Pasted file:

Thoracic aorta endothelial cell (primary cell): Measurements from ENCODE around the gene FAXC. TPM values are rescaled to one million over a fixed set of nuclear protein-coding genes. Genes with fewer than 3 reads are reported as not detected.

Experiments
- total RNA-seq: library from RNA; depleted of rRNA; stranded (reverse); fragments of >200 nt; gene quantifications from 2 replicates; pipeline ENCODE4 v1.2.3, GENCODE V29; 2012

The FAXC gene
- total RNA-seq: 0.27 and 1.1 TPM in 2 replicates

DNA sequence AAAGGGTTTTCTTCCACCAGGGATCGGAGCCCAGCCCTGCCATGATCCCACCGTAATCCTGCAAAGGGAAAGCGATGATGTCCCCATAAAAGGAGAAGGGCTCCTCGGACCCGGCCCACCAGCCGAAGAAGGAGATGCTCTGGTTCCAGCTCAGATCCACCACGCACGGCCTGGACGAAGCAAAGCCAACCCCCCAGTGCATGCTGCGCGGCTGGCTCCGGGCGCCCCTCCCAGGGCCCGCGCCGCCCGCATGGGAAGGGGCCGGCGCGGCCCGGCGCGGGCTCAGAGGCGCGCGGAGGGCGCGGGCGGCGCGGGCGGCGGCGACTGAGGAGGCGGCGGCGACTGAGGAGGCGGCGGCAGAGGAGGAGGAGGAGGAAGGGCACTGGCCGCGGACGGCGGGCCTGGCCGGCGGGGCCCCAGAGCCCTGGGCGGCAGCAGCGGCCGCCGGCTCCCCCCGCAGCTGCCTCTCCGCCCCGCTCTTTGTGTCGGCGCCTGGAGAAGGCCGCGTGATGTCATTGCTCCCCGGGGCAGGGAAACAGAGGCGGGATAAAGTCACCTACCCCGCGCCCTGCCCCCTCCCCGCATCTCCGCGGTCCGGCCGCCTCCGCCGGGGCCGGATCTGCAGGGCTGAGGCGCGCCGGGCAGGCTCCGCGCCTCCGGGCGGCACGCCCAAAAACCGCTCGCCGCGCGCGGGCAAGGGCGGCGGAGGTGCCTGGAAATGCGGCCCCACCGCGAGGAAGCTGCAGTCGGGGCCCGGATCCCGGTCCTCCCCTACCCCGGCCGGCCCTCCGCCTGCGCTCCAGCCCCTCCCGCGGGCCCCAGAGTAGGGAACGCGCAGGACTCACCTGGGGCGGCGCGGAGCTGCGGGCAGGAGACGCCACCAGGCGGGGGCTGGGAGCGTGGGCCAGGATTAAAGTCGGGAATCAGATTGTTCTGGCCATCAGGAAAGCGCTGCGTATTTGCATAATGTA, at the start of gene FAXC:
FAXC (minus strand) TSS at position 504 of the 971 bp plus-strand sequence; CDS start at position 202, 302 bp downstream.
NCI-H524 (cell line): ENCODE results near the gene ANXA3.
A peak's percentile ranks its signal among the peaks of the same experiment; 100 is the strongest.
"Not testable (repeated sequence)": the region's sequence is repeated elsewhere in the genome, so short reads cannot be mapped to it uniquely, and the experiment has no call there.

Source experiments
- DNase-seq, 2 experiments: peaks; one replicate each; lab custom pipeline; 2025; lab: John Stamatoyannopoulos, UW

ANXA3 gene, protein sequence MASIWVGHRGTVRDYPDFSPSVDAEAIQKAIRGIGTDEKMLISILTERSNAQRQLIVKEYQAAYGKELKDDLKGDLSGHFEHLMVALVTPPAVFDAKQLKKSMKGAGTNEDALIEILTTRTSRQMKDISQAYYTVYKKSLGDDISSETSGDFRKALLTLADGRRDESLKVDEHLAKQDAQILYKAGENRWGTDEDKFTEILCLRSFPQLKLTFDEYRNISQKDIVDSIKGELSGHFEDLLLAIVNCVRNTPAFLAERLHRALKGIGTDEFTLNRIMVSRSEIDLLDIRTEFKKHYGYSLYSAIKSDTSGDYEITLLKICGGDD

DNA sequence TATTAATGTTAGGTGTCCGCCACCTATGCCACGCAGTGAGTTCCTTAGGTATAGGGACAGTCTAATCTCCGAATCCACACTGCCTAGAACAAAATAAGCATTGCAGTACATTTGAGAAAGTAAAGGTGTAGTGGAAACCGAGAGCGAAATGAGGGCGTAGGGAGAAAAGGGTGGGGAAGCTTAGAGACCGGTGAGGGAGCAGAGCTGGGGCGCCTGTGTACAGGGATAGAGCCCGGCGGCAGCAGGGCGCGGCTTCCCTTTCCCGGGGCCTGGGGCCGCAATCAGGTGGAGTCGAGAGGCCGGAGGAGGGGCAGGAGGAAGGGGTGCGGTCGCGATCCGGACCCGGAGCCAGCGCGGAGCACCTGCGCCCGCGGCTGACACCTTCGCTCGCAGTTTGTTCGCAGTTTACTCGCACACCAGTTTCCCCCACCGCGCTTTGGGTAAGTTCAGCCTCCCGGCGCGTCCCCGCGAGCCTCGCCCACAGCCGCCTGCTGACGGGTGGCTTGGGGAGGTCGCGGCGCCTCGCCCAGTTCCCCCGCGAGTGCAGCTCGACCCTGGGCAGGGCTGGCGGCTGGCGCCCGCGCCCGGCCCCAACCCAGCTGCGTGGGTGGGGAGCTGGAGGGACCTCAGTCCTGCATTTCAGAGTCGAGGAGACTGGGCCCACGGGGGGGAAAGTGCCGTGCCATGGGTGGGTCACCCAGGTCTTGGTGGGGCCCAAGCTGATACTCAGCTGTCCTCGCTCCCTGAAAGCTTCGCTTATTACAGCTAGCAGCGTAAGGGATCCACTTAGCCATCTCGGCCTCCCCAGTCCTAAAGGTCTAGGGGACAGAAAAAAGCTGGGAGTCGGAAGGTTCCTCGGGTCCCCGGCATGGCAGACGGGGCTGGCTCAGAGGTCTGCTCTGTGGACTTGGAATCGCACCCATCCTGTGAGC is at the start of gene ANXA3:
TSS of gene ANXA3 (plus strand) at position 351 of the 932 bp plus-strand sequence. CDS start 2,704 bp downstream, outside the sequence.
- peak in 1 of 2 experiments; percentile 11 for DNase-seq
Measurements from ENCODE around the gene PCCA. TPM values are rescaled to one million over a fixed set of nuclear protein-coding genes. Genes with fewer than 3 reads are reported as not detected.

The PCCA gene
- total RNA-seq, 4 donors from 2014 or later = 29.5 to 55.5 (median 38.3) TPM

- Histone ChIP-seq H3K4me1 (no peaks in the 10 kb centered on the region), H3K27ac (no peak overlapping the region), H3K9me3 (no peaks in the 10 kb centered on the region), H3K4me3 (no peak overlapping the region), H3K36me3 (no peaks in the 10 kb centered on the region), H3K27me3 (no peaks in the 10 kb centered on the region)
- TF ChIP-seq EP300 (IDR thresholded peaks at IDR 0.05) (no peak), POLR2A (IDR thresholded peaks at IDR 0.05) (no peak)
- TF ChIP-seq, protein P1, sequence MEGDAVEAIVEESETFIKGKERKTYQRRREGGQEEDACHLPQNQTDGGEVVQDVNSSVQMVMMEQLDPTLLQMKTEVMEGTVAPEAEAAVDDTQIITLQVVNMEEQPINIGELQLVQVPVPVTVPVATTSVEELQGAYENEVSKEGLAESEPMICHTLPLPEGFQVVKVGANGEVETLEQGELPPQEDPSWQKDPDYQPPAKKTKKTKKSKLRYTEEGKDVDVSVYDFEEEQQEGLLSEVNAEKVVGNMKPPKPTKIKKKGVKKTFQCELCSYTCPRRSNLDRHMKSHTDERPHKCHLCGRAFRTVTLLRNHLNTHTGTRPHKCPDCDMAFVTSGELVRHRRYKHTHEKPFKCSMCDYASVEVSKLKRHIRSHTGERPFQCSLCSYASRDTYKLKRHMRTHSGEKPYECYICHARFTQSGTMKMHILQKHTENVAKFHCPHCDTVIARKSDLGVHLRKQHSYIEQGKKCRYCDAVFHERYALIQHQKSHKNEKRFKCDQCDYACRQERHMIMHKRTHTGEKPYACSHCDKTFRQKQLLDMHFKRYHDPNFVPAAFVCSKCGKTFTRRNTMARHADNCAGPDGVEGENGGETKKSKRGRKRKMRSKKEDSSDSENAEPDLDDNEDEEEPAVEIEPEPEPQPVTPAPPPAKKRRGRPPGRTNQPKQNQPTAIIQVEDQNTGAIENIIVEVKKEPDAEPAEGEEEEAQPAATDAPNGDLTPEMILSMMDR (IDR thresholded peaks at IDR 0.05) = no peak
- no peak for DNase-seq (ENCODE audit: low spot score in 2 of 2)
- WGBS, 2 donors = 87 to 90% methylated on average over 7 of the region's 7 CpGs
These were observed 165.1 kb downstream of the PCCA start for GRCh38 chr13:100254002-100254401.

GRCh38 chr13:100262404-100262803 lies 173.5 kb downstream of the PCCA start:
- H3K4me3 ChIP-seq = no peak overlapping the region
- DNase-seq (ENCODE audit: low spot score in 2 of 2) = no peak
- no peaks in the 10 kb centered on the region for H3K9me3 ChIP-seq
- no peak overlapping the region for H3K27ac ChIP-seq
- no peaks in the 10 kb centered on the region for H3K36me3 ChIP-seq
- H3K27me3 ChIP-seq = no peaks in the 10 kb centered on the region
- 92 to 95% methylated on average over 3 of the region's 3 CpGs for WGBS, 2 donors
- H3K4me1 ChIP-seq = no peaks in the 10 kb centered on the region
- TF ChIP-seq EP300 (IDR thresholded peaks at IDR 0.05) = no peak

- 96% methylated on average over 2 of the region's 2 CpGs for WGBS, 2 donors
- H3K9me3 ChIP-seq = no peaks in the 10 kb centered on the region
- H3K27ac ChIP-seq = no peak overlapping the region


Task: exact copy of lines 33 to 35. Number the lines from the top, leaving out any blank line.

- 92 to 95% methylated on average over 3 of the region's 3 CpGs for WGBS, 2 donors
- H3K4me1 ChIP-seq = no peaks in the 10 kb centered on the region
- TF ChIP-seq EP300 (IDR thresholded peaks at IDR 0.05) = no peak